The last day of walking: the melancholy and the celebration of it.

It’s hard to write this post. I keep starting and can’t keep on. There’s so much more to it than finishing a walk. And it is hard to compartmentalize it into paragraphs. Throughout the walk we’ve made friends on the trail, which has been a lovely lovely intimate connection with strangers. We’ve truly had an intimate relationship with the countryside — the smells, the way the light changes and the mist coming and going, the sound of the water. In many ways, it is hard for me to imagine that I actually did this in my real life. It was not just a read, but a real life experience.

This walk reminds me that healthy-ness and love are a big picture. The paths to finding ease, or letting go are very winding, slow, swift and unexpected. It includes things We don’t even consider until we experience it. Things we aren’t searching or asking for. Things like the kindness of strangers, the feel of soft fields under your sore feet, the blackness of peat soil that exaggerates the other colors so dramatically, the relaxed and loving face you’ve never recognized on your husband, the easy breathing when there’s no hurry or worry.

The morning we began our last day, it’s lightly raining. The first day of rain we’ve seen. We sat at Beck Hall breakfast room in Malham and enjoyed a few chocolate croissants with our coffee. Yep, a few croissants. We’ve been eating like crazy — like 3000 calories a day while we’ve been walking! I said this earlier, but it is also a snacking holiday. And a cheese sandwich holiday.

Today was my strongest day. Considering My baby toes had some nasty blisters, my feet were lighter. The steps up Malham Cove cam easy and the walking was really delightful actually. It was odd that as we walked we have felt like our packs were lighter even though it holds the same amount of stuff. Partly, we’ve gotten used to what we’re carrying, partly, I’m the one who is lighter, not my pack. I think that sometimes we don’t even realize what we’re carrying. We’ve been carrying it so long that it just becomes part of us. But then, we let it go. Maybe we just let go of part of it. But there’s some shift.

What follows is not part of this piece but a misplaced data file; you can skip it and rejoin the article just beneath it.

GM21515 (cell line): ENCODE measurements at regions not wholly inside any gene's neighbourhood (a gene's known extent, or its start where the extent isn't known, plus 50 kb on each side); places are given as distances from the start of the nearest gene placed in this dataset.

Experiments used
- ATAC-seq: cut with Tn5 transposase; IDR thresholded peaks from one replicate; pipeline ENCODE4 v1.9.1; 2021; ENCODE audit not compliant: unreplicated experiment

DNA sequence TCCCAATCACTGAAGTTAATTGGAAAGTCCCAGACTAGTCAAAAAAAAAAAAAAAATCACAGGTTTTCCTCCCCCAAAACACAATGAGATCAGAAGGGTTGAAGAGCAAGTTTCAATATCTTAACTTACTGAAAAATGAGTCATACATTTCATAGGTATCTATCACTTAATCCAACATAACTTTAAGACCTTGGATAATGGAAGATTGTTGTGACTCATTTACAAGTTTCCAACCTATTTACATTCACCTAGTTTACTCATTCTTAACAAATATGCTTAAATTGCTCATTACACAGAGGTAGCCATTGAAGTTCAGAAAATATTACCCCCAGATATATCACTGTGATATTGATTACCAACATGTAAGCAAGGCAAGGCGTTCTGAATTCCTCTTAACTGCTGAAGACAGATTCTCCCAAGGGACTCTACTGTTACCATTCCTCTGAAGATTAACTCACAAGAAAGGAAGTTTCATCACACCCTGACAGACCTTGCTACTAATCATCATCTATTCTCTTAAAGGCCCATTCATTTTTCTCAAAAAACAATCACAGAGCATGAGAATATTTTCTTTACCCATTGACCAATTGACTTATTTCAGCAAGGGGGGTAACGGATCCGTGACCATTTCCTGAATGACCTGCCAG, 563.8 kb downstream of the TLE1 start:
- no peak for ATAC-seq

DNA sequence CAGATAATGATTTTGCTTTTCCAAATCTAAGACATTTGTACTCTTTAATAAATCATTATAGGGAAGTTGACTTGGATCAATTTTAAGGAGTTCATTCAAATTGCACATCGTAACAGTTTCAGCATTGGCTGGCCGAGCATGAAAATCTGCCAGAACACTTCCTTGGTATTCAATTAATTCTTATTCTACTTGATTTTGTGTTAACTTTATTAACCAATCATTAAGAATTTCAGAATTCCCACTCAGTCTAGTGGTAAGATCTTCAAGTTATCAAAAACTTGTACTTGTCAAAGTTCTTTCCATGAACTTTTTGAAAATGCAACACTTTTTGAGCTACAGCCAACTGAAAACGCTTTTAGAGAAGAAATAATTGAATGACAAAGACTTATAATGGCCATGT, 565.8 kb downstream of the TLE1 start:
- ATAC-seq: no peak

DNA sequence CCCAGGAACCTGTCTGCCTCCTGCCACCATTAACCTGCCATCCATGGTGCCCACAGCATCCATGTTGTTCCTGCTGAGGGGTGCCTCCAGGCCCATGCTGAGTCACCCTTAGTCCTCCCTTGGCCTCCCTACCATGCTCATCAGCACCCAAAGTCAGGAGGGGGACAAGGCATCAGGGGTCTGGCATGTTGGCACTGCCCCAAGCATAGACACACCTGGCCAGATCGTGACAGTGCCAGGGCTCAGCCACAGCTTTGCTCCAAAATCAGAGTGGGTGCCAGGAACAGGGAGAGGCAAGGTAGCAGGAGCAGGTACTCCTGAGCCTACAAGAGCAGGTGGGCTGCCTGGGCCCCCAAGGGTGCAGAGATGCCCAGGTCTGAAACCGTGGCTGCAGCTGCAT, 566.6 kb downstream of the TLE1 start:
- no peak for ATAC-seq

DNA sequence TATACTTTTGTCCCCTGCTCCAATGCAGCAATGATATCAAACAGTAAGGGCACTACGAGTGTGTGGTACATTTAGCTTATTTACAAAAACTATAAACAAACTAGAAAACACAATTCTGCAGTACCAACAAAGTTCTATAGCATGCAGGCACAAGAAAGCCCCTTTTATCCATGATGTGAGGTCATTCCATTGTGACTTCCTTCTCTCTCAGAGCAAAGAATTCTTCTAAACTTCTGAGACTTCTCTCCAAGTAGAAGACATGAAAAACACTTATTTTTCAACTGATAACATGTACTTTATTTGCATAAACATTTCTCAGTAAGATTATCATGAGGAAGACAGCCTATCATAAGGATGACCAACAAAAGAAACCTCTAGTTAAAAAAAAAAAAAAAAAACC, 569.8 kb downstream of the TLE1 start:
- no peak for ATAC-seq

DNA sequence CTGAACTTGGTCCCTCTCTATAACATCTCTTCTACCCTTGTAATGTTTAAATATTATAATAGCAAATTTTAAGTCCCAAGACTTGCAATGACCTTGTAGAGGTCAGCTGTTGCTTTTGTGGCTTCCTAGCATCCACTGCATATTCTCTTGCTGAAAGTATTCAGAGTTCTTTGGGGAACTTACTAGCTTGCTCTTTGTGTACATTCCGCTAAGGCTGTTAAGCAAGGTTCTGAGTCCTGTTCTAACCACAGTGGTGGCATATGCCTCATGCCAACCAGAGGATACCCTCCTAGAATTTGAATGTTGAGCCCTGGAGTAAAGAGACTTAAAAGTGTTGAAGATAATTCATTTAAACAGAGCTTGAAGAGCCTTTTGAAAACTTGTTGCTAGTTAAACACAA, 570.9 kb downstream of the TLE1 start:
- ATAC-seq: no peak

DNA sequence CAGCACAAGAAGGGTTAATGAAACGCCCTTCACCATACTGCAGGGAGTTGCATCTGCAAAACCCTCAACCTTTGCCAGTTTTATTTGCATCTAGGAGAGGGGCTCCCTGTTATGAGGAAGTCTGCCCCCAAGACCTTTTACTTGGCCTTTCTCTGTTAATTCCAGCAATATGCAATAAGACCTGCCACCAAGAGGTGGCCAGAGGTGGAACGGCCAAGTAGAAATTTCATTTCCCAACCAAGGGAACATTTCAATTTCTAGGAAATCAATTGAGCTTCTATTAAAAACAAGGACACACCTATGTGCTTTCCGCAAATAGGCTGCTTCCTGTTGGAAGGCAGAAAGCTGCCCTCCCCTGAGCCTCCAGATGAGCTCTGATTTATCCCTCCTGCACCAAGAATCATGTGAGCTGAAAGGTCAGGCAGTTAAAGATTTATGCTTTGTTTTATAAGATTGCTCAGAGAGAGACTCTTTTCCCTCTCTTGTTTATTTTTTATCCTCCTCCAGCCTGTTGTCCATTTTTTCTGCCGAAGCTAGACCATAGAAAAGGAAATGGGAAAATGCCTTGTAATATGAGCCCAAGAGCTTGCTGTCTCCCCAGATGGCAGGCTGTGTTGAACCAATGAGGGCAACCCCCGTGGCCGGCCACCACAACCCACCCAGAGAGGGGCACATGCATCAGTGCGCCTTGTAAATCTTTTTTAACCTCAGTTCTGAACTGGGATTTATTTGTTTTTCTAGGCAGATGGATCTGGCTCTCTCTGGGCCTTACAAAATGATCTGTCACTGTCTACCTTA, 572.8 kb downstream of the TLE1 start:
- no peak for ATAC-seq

It feels a little new age to say it, but it’s really quite practical. We cannot hold everything and so some things just have to be dropped and left behind. I do believe that can be a painful process, especially if we carry stuff just because we’re used to it, or afraid to not.

Over the last couple of years, I have made deliberate effort to let go of things that keep me from being healthy. But walking, of my gosh, the walking has shown me new kind of lightness. My body simply has had to let go of things in order to be light enough to walk 20 miles. And then do it again the next day. The feeling is a strange elation, an almost child-like giggle that goes on and on.

It is an odd feeling. We are about to achieve a milestone that I thought might not be possible. And I’m so sad to be finishing. I’ve gotten stronger and easier as the days have gone on and it seems a shame to stop here. But, that’s how life works, I guess. So the day begins.

Malham Cove

Malham Cove is a famous spot. Harry Potter and the Deathly Hallow filmed here. The Witcher filmed here. And I’m the rain and fog of the morning, it felt very medieval and ghostly as we walked.

It was the day of the Queen’s funeral. We walked by a farm and the BBC radio was blaring across the valley. The music of the funeral procession helped keep our pace for about 1/2 mile. Maybe that farmer was playing it for the cows too. Who knows? But it was a funny feeling as we walked in the mist.

And then shortly after we came across a couple out for a day hike. She said we should be glad we’re not in London, but she was please that the “old baked bean” gave her an additional holiday to hike. While the cafes and businesses were closed, it seems that folks were enjoying a day out and about.

Pen-y-Ghent, one of the highest peaks in England. We hiked it at a towering 2200 ft.

When we arrived in Horton-in-Ribblesdale we went to a pub where families were sharing dinner together. We were the interlopers, us Americans and another couple from Canada who we met on the trail. We also shared the trail with a couple from Lancashire. They had wanted to do the Pennine Way since they were young and so they took a holiday close to home to walk the first third. We all walked together for the last five days. We celebrated the end of our walking with a couple of pints.

Our last look at the PW in Horton-in-Ribblesdale.

So, what now? My mind is holding onto this question all night. What now? You did it. You found new contentment. And for now, I have to let the last five days, 97 miles settle in.

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